The hunter-gatherer lifestyle of Native Americans persisted right into the nineteenth century and ran parallel to the industrial age. The different tribes had frequently been at war with one another, and atrocities were committed between them as well as upon white settlers, and yet the idyll of their lives persists in literature, films, songs and every kind of cultural representation. Part of this may be due to the deceit practised by sophisticated white people upon initially trusting First Native leaders, through which the indigenous people acquired the appeal of the underdog, but this can be only a small part of the reason. Their way of life did have genuine romance.
The main characteristic of their lifestyle was closeness to nature. As hunters, they were top predators who behaved like other top predators and took only what they needed. As gatherers they had the passed-on knowledge of multiple generations who had browsed through the same landscape. They even sometimes taught the struggling white settlers how to forage and they knew what crops would resist such dangers as drought and insect infestation.
Native Americans considered it unhealthy to live always in the same place, in solid structures. Their own tipis were not only collapsible and moveable so that they could set up camp in different places as the seasons demanded, but they were also extremely well adapted. They were warm in winter – hot, in fact, to the extent that it was preferable to go bare-chested (viz the scene in ‘Dances with Wolves‘) – and cool in summer.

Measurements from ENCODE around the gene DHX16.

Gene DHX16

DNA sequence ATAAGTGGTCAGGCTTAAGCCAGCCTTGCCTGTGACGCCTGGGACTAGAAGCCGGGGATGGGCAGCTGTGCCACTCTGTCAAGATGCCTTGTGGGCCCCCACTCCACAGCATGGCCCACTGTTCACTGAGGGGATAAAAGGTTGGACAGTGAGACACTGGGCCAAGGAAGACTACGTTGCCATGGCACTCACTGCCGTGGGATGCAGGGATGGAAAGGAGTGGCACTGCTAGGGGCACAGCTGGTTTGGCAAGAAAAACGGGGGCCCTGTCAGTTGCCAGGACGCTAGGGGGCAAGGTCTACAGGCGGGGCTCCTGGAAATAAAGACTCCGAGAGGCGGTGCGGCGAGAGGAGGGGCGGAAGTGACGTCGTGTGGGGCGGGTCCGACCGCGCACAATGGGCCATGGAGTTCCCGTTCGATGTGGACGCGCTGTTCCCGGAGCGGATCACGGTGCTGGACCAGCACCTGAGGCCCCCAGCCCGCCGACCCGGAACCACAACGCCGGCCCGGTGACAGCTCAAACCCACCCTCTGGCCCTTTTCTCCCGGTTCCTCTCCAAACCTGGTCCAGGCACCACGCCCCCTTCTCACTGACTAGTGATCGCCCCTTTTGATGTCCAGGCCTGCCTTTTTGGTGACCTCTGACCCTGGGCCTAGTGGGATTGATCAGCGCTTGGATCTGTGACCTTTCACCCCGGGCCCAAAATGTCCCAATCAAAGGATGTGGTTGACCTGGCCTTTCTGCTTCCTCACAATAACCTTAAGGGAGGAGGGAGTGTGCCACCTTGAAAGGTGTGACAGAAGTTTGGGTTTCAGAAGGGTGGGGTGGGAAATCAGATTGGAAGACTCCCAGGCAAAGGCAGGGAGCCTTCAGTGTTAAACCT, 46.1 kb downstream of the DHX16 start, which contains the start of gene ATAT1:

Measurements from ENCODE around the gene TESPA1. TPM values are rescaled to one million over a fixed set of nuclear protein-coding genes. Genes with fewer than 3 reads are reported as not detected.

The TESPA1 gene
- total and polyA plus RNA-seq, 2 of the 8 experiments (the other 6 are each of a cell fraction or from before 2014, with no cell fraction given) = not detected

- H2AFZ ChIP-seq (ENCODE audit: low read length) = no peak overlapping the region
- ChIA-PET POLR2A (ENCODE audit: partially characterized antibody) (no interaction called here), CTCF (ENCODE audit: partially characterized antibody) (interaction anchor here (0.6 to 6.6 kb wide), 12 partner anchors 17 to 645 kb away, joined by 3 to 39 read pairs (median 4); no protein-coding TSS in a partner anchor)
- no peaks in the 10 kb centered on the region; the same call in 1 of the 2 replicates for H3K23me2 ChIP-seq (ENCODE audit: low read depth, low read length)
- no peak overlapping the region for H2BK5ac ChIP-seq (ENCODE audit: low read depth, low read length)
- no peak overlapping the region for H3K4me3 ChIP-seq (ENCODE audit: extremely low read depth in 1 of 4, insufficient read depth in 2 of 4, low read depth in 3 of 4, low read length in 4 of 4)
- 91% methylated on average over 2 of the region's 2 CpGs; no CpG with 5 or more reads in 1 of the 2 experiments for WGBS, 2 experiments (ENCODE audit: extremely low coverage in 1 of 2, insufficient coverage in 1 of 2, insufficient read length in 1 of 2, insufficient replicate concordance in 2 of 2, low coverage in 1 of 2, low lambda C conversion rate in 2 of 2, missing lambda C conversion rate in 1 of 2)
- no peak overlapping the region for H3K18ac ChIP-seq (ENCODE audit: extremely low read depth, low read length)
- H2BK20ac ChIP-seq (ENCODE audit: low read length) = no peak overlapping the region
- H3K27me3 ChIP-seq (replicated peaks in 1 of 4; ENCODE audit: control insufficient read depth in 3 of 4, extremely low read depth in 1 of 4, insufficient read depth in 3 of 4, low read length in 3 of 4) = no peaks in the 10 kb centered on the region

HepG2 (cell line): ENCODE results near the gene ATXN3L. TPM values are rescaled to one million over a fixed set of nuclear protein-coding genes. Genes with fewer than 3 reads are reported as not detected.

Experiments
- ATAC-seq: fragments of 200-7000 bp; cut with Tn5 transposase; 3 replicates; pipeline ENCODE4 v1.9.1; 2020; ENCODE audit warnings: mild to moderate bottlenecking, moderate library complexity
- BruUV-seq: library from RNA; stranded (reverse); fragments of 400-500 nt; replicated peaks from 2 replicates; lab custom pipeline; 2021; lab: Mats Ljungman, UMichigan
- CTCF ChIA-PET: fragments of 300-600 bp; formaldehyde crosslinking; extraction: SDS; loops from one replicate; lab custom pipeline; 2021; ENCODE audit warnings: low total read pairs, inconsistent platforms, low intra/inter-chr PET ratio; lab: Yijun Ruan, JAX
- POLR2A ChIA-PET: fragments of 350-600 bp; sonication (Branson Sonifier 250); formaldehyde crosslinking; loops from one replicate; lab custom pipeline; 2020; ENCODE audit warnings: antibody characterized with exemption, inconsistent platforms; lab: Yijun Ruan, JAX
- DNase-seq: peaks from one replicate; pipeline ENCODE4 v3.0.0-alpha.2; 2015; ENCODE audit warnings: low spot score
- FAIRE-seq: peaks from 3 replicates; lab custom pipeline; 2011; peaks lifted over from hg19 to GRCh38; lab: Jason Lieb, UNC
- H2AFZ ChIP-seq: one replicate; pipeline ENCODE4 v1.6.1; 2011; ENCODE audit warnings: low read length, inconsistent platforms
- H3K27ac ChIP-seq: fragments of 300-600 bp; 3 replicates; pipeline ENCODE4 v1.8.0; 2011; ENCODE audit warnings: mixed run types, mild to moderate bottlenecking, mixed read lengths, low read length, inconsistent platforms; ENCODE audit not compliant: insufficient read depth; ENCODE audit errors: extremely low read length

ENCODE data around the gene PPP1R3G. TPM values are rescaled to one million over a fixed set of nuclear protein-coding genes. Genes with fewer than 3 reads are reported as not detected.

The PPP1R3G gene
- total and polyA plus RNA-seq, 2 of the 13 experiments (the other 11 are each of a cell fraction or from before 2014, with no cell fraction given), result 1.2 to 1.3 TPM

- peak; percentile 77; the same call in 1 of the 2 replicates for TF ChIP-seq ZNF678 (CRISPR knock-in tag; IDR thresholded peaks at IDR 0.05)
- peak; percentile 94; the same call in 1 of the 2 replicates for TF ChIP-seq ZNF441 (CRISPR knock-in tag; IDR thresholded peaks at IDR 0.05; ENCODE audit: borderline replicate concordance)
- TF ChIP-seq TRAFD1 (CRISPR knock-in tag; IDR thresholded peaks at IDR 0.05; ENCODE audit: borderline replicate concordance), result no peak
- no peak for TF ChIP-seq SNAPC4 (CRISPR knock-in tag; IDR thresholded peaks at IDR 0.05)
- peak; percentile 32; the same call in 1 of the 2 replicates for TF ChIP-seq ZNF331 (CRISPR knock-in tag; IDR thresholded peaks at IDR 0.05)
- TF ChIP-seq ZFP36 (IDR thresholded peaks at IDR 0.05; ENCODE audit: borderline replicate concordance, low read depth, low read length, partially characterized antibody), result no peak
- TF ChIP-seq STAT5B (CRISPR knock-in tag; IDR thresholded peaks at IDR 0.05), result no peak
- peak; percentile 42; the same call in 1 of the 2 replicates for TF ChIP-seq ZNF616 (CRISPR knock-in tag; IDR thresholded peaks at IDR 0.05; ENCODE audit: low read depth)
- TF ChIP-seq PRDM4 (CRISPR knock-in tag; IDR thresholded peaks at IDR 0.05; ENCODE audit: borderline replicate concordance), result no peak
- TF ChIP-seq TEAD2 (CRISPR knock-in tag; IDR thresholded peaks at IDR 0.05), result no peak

Along with impermanent dwellings went lack of any services. Water was collected from a nearby stream which would naturally be unpolluted. People washed there or in waterfalls, accustomed as they were to the cool temperature of the water, and both boys and girls swam in pools and rivers from a young age, often becoming excellent swimmers.
From a young age also they were proficient at riding, which they usually did bareback thus maintaining a closer rapport with the horse. As a rule they understood animals well, including the ones they hunted. A young male as part of his initiation was required to spend an extended period on his own in the wilderness, living off his own wits and skill – an animal among animals.
Henry Longfellow says of Hiawatha:
‘Of all beasts he learned the language,
Learned their names and all their secrets’.
Living in nature, seeing animals and birds at all hours of the day and night, provides a person with a rich store of information such as is mostly lost when a civilisation is almost exclusively concerned with the happenings, doings and popular culture of its own human members.
The pursuit of a Native American lifestyle really depends on the continuing existence of an immense pristine habitat, such as the various tribes strove to maintain in the teeth of powerful people set on using up its resources for their own economy. There are still areas of wilderness and there are still people, indigenous or otherwise, who know how to live harmoniously from the land. However legislation, taxes, lower populations of prey animals, pollution, over-population and the intrusion of tourism – all of these together effectively preclude the possibility of a life close to nature. Self-sufficiency gets close, but it isn’t the same as being a hunter-gatherer.
The thread of continuing knowledge, passed once from generation to generation, of how to survive in wild places, was interrupted by the heavy hand of white education which saw indigenous people as inferior, and also the desire of Native Americans to obtain the luxuries which they saw around them. But even if that body of information were intact, it would still struggle to adapt itself to the way the world has become. Things have moved on from when Pocahontas and even Cynthia Ann Parker were alive.